‘Tis the season to be hiring
Act now to get the holiday staffing you need
Remember 2019? It was nice, right? Adults went to work. Kids went to school. Social distancing wasn’t a thing. It was a simpler time for sure. And now, here we are in Q4 2020, as businesses are preparing for the busy holiday season and figuring out seasonal staffing needs.
Consumer spending is still below pre-pandemic levels, but it’s slowly improving. Some states are opening up more, while some are dialing it back a bit. Even though there’s still plenty of uncertainty about the future, employers are optimistic. In a recent Snagajob survey of small and midsize businesses, 75% plan to hire more staff for this year’s holiday crunch. Some began hiring in August and September. Many more will be jumping in this month.
What the big boys are up to
Large companies have announced major holiday hiring initiatives and are already adding workers to their payrolls. COVID-19 has changed how people behave. Interestingly, these changes have created new work opportunities. Many businesses now need more security personnel to monitor social distancing and mask-wearing. Instacart personal shoppers are stalking grocery store aisles across the nation. And cleaning crews are busy deep-cleaning spaces more frequently. The greatest change, though, has happened in the online commerce space. Consumer demand has driven a labor demand for customer service agents, package handlers, fulfilment center workers and drivers. Amazon and UPS are each planning to hire 100,000 holiday workers.
According to the National Retail Federation, retailers will also be bringing on seasonal help—mostly in their distribution/fulfillment centers, but also some in-store. Companies including Michaels, Walmart, Dollar Tree, 1-800-Flowers and the Gap are hiring.
Jobs need people
Last year, the US unemployment rate was very low (around 3.5%). Fewer people were looking for work, so it was a tight labor market. This year, post-pandemic, we’re experiencing an unemployment rate that’s much higher. Currently, it’s exceeding 8%. With so many people out of work, you’d expect us to be in a loose labor market, but that’s not the case. A recent weekly Snagajob hiring report noted that part-time job searches on Google are down 34% since early March. With an estimated 75% of workers receiving enhanced unemployment benefits, fewer people seem to be job hunting. Another factor which could be driving this search decline may be the closure of schools and daycare facilities. People who otherwise would be in the market for a job need to stay home with children. In Q4, with lots of new jobs being created and potentially fewer job seekers, competition to fill roles could be fierce. So it’s super important for small and medium businesses to be in seasonal recruiting and hiring mode now.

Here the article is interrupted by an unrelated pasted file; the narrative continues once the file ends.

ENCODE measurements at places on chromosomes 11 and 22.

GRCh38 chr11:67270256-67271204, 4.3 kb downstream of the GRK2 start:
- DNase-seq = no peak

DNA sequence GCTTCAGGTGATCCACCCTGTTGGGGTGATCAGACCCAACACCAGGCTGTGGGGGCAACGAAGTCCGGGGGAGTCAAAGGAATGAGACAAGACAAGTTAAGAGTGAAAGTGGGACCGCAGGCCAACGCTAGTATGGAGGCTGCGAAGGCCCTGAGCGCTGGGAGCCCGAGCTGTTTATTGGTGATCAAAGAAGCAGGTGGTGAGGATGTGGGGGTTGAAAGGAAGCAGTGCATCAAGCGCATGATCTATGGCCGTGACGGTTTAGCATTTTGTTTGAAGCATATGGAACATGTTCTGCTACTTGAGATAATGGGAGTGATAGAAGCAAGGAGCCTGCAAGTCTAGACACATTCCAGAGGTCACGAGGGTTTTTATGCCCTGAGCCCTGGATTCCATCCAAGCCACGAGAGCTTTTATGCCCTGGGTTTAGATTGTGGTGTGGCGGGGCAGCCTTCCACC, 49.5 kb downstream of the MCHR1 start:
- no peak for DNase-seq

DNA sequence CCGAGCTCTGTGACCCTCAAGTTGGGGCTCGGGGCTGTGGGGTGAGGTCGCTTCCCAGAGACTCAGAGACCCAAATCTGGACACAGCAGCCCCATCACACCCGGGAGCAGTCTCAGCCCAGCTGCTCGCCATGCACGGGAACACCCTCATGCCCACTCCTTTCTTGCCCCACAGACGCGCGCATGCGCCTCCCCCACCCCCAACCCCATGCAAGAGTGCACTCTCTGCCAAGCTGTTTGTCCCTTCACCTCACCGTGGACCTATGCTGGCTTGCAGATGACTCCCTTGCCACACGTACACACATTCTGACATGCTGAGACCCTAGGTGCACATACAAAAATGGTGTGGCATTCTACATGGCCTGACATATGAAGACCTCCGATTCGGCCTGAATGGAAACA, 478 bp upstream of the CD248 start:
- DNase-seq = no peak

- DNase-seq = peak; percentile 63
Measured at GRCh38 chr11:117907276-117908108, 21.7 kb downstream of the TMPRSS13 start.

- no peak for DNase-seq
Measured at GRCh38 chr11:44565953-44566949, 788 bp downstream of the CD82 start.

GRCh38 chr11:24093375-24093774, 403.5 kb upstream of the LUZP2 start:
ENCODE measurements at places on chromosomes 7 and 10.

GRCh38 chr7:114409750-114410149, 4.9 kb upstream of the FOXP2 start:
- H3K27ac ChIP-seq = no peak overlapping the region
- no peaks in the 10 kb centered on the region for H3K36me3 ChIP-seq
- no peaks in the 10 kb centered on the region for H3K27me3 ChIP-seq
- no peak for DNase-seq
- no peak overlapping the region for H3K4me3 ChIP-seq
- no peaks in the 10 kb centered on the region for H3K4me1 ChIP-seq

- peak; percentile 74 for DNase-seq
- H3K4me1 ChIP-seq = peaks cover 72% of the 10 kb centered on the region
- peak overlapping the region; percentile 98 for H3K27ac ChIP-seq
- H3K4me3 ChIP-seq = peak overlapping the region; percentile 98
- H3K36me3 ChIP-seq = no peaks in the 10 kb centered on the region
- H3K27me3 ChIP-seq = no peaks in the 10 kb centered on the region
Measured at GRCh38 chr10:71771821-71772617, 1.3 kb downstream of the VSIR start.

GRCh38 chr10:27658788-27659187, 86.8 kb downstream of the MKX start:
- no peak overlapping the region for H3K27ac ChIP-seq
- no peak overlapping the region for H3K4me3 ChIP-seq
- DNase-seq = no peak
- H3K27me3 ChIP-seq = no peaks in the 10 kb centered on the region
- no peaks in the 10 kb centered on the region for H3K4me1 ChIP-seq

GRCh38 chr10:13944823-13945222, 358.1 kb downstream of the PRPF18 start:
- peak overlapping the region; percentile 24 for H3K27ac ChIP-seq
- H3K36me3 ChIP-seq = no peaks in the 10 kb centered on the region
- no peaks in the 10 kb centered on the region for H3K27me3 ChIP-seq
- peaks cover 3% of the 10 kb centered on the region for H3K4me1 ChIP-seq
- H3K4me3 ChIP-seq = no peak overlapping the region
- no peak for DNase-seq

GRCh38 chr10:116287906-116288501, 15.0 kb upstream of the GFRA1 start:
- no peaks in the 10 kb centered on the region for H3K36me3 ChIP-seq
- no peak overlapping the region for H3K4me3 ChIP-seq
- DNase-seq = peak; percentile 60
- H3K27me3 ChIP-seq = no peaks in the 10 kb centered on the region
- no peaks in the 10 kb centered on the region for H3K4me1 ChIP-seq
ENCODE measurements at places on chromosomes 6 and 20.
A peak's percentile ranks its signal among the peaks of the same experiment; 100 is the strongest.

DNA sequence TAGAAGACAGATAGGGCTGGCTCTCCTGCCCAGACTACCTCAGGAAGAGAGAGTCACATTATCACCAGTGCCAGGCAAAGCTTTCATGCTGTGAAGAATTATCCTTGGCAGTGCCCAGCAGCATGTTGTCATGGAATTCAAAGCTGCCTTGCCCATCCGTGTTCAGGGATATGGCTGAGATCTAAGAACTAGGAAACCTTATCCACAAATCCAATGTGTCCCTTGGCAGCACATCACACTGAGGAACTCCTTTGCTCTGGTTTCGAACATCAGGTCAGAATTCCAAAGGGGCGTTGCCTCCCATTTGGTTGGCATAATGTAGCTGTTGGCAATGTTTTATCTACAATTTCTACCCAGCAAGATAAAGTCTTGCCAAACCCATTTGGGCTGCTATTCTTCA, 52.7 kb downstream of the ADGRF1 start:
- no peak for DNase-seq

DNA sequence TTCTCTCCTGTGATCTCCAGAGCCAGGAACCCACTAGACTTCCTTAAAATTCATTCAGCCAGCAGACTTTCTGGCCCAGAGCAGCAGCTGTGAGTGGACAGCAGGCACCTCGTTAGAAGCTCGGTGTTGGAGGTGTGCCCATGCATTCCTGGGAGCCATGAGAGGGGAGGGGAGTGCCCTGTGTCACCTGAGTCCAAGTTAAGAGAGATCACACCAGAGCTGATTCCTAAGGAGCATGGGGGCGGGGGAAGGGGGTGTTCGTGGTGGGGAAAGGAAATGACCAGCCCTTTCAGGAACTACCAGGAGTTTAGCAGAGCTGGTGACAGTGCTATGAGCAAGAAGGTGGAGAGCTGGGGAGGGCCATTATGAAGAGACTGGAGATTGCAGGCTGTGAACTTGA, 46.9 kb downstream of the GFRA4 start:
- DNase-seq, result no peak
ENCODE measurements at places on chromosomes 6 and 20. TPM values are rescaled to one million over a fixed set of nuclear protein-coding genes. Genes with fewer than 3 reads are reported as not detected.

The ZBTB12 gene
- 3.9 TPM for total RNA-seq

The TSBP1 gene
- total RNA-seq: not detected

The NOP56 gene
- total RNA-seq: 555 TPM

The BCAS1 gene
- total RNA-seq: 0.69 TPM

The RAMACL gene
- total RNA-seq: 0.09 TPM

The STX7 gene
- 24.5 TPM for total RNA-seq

Hourly workers want seasonal work
While Google searches may be trending downward, there are hourly workers who are actively seeking seasonal jobs. Hourly workers who don’t qualify for unemployment benefits may be particularly interested. Online job boards, in-store advertising and word of mouth are great ways to reach them. Benefits that attract them include flexible schedules (it’s the holidays and workers want to take part in them, too), discounts on products and services, potential for permanent hire, higher pay rate and shift meals.
Recruiting and staffing considerations for your business
In addition to the benefits mentioned above, think about how you can appeal to job seekers. What makes you an employer of choice? Could you offer signing bonuses? Could you pay workers weekly rather than biweekly? If you’re an independent mom-and-pop business, could your small, local, like-a-family character be a differentiator for attracting talent?
- Make your vetting and hiring process as quick as possible. Be responsive. Seasonal workers in demand won’t wait around for long.
- Treat hiring for the holidays as an opportunity to fill a full-time position. If you know you’ll need to add to your team in the near future, try to find those qualified candidates now.
- Make sure you have robust COVID-19 safety protocols in place to protect your workers. Staffing up could put more people in closer quarters. Are there workarounds to avoid this?
- Not hiring additional staff for the holidays could put extra stress on your team (which may already be a skeleton crew) and you lose workers to burnout.
- Anticipate “the-new-pandemic-normal” staffing needs you may require. Will you need extra workers to handle an increase in curbside pick-up? Will you be extending hours to make up for fewer customers allowed in the building at a time? Will it require people for extra shifts?
There’s a lot of great, hard-working talent out there. Take advantage of it. Hopefully you'll be celebrating a successful holiday season as you kick 2020 out the door.
About the AuthorMore Content by Tom Quinn